During trial, the State examined Lori Forrester and Conard about statements defendant had made characterizing himself as Charles Manson.

Defendant objected to these questions as irrelevant and immaterial. The court overruled the objections, stating that the questions did not ask who Charles Manson is or what he stands for, but rather called for testimony relating to defendant's statements characterizing himself as Charles Manson.

Determinations of relevancy and materiality rest largely in the discretion of the trial court. State v. Fuhrmann, 257 N.W.2d 619, 625 (Iowa 1977).

Although it would have been preferable for the court not to allow this evidence on direct examination of the State's witnesses, we cannot say it was an abuse of the court's discretion to admit evidence that defendant characterized himself as someone else.

IX. Were drug-related materials taken from the Strickland apartment and the Horn residence properly received in evidence? During trial, the State introduced drug-related items and drug paraphernalia obtained from Strickland's apartment and Horn's residence. Defendant objected to the admission of these items on the grounds that they were irrelevant, immaterial, and of no probative value. The court overruled the objections and admitted the exhibits into evidence.

The State contends that the drug-related items and the drug paraphernalia constitute part of the res gestae of the crime.

"We have held, with notable exceptions, that evidence of the commission of crimes other than the one with which defendant is presently charged, is inadmissible." State v. Oppedal, 232 N.W.2d 517, 520 (Iowa 1975); State v. Fetters, 202 N.W.2d 84, 91-92 (Iowa 1972).

One of the exceptions is where the evidence of the other crime is part of the res gestae of the crime charged. "The admissibility of such evidence is largely within the discretion of the trial court. So is the question of the relevancy of such evidence. We have not, however, hesitated to reverse when the jury was allowed to consider plainly irrelevant and prejudicial evidence." State v. Oppedal, 232 N.W.2d 517, 520 (Iowa 1975) (citations omitted). "As such evidence tends to be not merely irrelevant, but tends to show other crimes or misconduct on the part of the defendant, we subject it to closer scrutiny." Id. at 522; State v. Lyons, 210 N.W.2d 543, 546 (Iowa 1973).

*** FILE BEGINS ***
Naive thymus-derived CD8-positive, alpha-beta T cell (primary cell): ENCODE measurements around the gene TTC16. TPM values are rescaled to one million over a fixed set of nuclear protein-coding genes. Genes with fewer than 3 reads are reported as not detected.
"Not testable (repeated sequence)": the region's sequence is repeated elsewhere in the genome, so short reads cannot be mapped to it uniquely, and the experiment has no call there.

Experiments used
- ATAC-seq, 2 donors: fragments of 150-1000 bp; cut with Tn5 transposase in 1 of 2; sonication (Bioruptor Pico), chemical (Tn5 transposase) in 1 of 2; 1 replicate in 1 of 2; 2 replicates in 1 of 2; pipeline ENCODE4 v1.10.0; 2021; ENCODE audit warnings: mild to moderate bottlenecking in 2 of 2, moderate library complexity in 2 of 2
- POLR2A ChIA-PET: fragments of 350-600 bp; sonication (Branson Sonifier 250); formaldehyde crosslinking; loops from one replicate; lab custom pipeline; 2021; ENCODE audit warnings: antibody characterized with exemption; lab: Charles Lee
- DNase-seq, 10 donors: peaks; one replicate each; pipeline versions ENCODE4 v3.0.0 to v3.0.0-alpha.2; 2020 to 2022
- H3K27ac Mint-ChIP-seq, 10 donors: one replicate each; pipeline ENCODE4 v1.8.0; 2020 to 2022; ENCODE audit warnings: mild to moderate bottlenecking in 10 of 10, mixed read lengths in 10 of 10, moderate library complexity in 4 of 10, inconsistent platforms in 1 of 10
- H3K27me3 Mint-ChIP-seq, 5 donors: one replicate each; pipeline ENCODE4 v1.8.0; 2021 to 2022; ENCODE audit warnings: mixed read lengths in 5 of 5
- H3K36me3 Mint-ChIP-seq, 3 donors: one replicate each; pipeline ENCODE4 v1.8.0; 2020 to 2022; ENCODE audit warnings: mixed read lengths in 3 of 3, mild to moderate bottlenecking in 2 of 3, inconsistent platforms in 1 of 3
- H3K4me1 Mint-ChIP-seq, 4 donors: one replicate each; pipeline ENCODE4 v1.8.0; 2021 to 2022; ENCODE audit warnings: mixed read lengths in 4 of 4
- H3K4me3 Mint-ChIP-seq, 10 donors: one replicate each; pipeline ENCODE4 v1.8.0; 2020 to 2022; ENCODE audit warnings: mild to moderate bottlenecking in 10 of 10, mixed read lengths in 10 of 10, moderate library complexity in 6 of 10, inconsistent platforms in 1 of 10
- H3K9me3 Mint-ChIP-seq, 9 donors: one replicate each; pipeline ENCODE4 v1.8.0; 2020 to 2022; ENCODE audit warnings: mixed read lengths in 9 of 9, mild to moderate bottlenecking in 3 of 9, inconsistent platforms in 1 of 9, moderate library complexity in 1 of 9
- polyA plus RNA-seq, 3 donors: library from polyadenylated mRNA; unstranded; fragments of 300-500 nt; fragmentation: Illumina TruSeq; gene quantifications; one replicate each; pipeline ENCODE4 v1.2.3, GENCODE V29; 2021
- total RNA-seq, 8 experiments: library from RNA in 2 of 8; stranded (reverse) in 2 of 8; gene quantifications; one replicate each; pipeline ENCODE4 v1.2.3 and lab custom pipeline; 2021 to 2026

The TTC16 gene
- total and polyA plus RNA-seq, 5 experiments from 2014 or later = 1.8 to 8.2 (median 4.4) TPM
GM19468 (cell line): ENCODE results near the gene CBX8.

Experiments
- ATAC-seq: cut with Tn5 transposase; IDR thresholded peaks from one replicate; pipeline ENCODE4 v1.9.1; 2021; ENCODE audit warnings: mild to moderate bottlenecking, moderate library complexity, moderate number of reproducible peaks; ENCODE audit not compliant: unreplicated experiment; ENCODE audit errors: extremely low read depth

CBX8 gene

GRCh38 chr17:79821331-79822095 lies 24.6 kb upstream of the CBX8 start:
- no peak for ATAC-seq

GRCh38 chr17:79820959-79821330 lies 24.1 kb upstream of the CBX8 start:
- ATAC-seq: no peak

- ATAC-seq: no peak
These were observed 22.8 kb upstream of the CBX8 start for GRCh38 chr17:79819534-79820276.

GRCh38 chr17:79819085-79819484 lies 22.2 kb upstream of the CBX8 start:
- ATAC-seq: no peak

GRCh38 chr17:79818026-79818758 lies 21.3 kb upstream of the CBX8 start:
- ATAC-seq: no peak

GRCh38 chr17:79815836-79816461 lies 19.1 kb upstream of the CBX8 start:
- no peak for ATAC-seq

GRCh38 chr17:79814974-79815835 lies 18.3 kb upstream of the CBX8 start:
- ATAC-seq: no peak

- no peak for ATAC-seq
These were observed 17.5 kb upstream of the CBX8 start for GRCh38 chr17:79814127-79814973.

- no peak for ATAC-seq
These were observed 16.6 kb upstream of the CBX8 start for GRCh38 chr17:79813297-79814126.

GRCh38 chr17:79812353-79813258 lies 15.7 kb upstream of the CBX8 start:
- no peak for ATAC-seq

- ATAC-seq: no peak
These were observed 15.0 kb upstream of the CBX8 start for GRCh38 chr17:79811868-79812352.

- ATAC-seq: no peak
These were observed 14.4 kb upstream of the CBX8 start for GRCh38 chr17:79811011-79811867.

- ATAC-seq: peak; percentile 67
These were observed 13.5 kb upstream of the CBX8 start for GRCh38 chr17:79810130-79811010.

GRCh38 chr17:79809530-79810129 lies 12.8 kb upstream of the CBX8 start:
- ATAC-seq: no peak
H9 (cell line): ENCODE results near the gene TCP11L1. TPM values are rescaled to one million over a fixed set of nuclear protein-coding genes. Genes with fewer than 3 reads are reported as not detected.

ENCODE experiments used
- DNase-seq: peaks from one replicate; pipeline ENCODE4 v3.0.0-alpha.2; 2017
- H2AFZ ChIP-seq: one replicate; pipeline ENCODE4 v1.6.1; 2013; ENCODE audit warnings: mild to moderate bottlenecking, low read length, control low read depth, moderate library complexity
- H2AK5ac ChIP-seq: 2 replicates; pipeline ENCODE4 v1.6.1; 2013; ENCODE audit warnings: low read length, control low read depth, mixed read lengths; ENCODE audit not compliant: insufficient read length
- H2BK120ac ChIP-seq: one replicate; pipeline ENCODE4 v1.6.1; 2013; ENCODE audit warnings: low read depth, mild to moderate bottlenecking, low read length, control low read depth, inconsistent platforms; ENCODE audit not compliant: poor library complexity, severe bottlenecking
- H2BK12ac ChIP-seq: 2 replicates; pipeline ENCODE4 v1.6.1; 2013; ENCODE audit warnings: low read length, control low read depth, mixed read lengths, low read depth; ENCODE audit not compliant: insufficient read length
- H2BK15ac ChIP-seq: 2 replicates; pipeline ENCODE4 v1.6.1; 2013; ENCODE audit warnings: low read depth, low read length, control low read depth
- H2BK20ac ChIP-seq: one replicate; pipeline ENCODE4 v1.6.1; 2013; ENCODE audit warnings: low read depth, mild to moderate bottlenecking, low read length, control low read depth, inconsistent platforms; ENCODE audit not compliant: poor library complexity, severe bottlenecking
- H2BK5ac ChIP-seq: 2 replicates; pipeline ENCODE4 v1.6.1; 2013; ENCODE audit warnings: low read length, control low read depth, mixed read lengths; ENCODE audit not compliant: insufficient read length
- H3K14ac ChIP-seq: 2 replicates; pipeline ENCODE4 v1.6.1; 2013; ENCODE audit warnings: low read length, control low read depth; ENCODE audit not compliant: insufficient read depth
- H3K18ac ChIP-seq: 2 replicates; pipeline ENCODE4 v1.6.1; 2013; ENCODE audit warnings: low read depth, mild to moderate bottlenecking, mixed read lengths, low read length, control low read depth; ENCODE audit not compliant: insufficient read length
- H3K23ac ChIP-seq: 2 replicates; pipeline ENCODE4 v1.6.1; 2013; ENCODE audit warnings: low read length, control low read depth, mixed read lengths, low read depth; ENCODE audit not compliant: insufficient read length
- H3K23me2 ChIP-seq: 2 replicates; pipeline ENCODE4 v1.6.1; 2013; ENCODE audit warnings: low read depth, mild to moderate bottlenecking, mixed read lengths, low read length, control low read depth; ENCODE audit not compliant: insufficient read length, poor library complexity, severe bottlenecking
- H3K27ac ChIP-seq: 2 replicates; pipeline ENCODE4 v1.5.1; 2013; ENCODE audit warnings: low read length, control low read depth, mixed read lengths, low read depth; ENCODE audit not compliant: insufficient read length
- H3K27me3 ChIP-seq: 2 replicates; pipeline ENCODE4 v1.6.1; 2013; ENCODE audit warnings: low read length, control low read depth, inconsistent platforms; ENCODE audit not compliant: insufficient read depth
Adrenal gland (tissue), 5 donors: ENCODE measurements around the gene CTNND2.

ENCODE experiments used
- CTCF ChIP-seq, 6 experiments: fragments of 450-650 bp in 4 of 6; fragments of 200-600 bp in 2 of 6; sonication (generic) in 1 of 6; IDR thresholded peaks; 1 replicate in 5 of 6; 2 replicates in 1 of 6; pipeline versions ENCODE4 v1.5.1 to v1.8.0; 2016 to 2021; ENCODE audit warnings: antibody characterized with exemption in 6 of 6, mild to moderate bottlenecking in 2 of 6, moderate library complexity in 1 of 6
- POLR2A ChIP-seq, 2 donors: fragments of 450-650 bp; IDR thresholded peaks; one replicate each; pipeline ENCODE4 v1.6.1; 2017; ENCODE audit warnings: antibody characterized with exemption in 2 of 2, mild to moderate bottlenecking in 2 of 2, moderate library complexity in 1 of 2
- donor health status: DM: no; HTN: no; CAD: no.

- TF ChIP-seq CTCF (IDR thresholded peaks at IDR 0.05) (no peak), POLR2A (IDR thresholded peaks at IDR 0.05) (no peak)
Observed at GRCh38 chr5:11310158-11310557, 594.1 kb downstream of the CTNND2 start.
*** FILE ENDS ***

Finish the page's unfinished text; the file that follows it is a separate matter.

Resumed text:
We said in Oppedal:

In prior cases in which this court has permitted the admission of evidence under the res gestae doctrine, the evidence has been related to the defendant directly, by virtue of the fact the acts done or statements made have been by the defendant himself, or indirectly, where the defendant and another have acted in concert against one victim. In such cases, we have been able to find from the record the acts and statements of the defendant were integral parts of the crime with which he was charged, . . . or at least so closely related in point of time and place and so intimately associated with each other they form a continuous transaction, the whole of which may be shown, . . . .

232 N.W.2d at 522-23.

Evidence of another offense is admissible under the res gestae doctrine "where it is so related to the offense charged that proof of the former tends to establish the latter, also where such evidence tends to identify the accused as the person who committed the crime charged. Evidence otherwise competent to prove some fact material to the crime charged is not inadmissible because it tends to prove defendant guilty of another crime." State v. Dunne, 234 Iowa 1185, 1195, 15 N.W.2d 296, 301-02 (1944); see also State v. Johnson, 224 N.W.2d 617 (Iowa 1974); State v. Fetters, 202 N.W.2d 84 (Iowa 1972).

In the present case the State was attempting to show that the defendant hired Tim Conard to kill Jerri Connelly for him. According to the State's evidence, defendant offered and finally paid Conard three ounces of marijuana and the murder weapon for the killing. The drug-related items and drug paraphernalia taken from defendant's residence tend to show that defendant possessed marijuana, which he could use to make the promised payment. Because Conard lived at Strickland's apartment, the existence of drug-related items and drug paraphernalia there tend to show that Conard was a user of marijuana and likely to take payment in such a form.

In addition, the State attempted to show that Horn maintained a degree of control over Conard and that, therefore, Conard would be likely to commit the murder of Jerri Connelly at defendant's request. The State attempted to do this by showing that defendant supplied Conard with his drugs.

Because Horn attempted to show that he had no motive to kill Connelly but that Conard did have such a motive, the evidence of control and payment become even more material to the case. The material facts of payment and control allow the admissibility of the drug-related items and the drug paraphernalia found at Strickland's apartment and Horn's residence.